Young and Hungry

Food Truck Association Fights to Lift Ban in Alexandria

1285198057_m_Cover_front-1Now that the fight over D.C.'s food truck regulations is over, the DMV Food Truck Association has its eye on reform of Alexandria's mobile vending scene, which is currently nonexistent. Food trucks are banned in Alexandria, except for construction sites and permitted special events.

Today, the food truck association launches its "Alexandria Hearts Food Trucks Campaign" with a website that aims to dispel myths about food trucks and rally supporters to contact city councilmembers.  In the coming months, the organization will also host a "Food Trucks 101" panel, open to the public, in the hopes of getting its message out.

Alexandria is the most restrictive place for food trucks in the greater Washington area, says DMVFTA Political Director Che Ruddell-Tabisola, who's also a co-owner of BBQ Bus. He says food trucks regularly get requests to vend at school fundraisers, the Mark Center Building, and Port City Brewing Company, but according to current laws, they can't vend on public or private property without special event permits. "Most Alexandria residents are unaware of how extensive the ban is," he says.

Last year, the city of Alexandria formed a task force consisting of food truck owners, restaurant owners, and community residents to take another look at the ban. The task force still has at least one meeting before it issues a report to the City Manager's Office. From there, the City Manager's Office will draft a proposal that will go to the city council, likely sometime before summer.

"I believe we're going to lift the ban this year," Ruddell-Tabisola says. "I'm confident about that."

Photo by Darrow Montgomery

  • Typical DC BS

    Funny how the People's Republic of Alexandria doesn't allow food trucks, when their just as liberal brethren in the District and Maryland seem to manage this feat.

  • JJ

    The food trucks have wiped-out all but one of the lunch places near my office. Now if only the District would pass a regulation requiring them to show up on rainy and snowy days I could get something to eat this week.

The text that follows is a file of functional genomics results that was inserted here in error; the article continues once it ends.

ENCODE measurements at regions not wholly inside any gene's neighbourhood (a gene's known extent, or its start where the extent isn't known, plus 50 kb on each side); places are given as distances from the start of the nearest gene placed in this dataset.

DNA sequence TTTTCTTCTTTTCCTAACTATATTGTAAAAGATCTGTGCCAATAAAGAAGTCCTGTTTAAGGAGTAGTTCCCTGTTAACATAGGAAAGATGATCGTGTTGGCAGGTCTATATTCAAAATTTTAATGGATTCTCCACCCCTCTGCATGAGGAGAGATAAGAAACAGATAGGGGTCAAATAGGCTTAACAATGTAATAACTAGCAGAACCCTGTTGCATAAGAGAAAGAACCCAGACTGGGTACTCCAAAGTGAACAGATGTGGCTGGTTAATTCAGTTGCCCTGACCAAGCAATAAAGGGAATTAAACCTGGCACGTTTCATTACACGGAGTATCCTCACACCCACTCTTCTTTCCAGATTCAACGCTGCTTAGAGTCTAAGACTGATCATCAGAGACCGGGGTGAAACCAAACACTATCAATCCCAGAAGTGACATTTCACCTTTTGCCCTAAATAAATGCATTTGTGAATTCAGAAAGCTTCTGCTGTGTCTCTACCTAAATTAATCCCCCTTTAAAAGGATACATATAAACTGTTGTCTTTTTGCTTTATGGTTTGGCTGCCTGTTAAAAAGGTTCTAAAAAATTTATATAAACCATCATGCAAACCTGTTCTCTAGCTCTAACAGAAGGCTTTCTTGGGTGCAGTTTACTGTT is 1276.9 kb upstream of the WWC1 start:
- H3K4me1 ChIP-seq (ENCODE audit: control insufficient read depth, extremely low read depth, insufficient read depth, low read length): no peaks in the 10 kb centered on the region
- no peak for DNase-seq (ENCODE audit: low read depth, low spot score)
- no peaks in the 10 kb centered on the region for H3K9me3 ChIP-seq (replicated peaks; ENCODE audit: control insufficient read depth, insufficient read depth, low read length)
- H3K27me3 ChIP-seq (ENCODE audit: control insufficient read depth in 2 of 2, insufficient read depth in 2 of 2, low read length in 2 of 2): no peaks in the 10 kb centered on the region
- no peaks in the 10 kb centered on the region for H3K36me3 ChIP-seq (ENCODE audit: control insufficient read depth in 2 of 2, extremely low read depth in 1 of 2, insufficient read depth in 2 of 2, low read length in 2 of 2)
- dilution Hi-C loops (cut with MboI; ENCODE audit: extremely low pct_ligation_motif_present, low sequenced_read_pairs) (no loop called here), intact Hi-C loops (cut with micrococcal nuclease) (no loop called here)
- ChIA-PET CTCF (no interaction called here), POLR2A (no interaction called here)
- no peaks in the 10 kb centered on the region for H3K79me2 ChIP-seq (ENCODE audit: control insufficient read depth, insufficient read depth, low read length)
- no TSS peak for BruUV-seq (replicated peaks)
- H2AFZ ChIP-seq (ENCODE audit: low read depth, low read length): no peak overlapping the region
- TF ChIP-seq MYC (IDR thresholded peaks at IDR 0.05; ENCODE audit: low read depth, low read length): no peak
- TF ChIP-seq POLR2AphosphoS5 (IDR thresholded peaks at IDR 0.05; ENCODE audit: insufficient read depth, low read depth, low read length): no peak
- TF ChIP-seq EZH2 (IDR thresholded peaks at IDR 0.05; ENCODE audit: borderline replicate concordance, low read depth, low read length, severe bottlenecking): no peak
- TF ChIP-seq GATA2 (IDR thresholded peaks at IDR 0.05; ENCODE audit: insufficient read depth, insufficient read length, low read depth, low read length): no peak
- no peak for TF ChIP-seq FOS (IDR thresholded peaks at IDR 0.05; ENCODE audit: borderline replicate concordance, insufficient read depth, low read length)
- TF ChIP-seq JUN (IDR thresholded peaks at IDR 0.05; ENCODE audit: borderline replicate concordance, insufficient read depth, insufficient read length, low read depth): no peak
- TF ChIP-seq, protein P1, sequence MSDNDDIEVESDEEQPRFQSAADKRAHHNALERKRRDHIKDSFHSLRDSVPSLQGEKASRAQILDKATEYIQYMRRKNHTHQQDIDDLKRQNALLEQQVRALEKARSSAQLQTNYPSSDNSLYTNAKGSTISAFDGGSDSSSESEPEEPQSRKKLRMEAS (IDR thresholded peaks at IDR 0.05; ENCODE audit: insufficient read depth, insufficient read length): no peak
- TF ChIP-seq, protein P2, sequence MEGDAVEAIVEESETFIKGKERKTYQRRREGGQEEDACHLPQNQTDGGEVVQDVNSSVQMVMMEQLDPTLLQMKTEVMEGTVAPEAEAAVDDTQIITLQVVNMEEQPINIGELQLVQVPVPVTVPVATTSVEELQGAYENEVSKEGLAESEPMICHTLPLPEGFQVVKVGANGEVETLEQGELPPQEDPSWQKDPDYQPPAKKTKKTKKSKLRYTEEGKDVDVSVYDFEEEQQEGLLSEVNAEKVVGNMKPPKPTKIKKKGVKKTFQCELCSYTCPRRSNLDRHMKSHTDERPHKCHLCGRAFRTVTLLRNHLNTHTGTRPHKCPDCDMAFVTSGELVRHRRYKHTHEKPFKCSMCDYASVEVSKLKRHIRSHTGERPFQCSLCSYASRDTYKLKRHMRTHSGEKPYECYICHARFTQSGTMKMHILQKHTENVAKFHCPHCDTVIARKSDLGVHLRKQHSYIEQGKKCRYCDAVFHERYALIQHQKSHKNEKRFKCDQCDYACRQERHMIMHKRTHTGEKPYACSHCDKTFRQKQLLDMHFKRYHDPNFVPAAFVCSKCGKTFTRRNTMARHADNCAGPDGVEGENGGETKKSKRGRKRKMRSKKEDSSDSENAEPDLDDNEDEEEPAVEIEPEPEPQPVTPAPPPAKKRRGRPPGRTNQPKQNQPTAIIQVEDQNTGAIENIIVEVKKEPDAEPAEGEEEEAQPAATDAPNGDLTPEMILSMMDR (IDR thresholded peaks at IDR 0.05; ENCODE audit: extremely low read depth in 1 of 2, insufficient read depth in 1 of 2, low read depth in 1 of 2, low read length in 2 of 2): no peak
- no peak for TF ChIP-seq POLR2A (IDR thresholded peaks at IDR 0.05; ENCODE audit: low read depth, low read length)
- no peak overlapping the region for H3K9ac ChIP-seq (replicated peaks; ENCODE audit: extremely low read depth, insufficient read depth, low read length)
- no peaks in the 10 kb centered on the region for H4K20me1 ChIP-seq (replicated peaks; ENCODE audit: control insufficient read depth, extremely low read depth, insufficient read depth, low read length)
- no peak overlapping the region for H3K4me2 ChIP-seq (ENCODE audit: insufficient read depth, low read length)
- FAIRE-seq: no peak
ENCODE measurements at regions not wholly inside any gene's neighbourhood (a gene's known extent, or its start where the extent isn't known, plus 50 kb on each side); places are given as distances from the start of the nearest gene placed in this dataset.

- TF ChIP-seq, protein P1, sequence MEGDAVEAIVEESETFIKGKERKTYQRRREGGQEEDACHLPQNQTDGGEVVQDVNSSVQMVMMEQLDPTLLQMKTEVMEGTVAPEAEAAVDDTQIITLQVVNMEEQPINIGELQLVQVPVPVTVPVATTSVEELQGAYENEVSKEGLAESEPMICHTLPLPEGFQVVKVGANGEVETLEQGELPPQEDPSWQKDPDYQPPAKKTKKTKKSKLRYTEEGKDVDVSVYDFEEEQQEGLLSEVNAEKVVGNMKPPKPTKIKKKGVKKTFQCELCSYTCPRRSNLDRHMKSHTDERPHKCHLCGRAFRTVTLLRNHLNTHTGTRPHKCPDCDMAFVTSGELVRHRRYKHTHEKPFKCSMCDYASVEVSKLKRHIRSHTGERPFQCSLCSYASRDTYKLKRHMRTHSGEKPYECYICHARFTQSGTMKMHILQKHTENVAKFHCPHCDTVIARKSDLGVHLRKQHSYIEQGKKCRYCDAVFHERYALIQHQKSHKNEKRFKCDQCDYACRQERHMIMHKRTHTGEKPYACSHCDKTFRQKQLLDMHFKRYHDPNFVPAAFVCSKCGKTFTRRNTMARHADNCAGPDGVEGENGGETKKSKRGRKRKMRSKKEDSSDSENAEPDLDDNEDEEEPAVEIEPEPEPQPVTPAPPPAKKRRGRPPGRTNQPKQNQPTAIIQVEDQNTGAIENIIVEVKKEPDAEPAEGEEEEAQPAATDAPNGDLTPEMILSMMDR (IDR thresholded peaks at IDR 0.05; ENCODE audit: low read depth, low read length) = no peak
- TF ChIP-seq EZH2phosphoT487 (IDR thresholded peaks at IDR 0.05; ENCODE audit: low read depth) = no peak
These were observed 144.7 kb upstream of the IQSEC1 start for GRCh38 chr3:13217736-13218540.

• Lily

    Jessica, I know this isn't the right venue but I'm a troglodyte with no social media accounts, so: can we get an investigation into what happened at Bluejacket? It had to be pretty bad for her to leave so suddenly.

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  • Eric Nelson

    As a food service establishment in Alexandria, I am adamantly opposed to food trucks in most of Alexandria unless it is for a specific event. Food trucks should be allowed where the local market is under served. This is certainly not the case in Del Ray or Carlyle (or probably Old Town) areas of Alexandria. In fact, in Carlyle, food establishments have been struggling to stay in business--with many not being able to. Food trucks would be able to come in and cream skim the business without adding anything to the local infrastructure or economy. They would do nothing except help existing brick and mortar establishments go out of business.

    If food trucks had to live by the same rules as brick and mortar establishments--like pay the same square footage rent, be open 10-14 hours per day, contribute to the real estate tax base, etc., it would be a different story. But, I doubt any of the food truck business would want to do that. And, if they won't, only allow them to go to locations where there is unmet demand. Let them NOT undermine the existing businesses that are struggling so hard to be good community assets.

  • Joseph

    Interesting article. I am looking for a list of food truck associations for our directory ( and was unaware of the DMV coalition.

  • Joseph

    Argh. My apologies for the incorrect url above. Our free directory for all food truck related websites/blogs/businesses can be found here: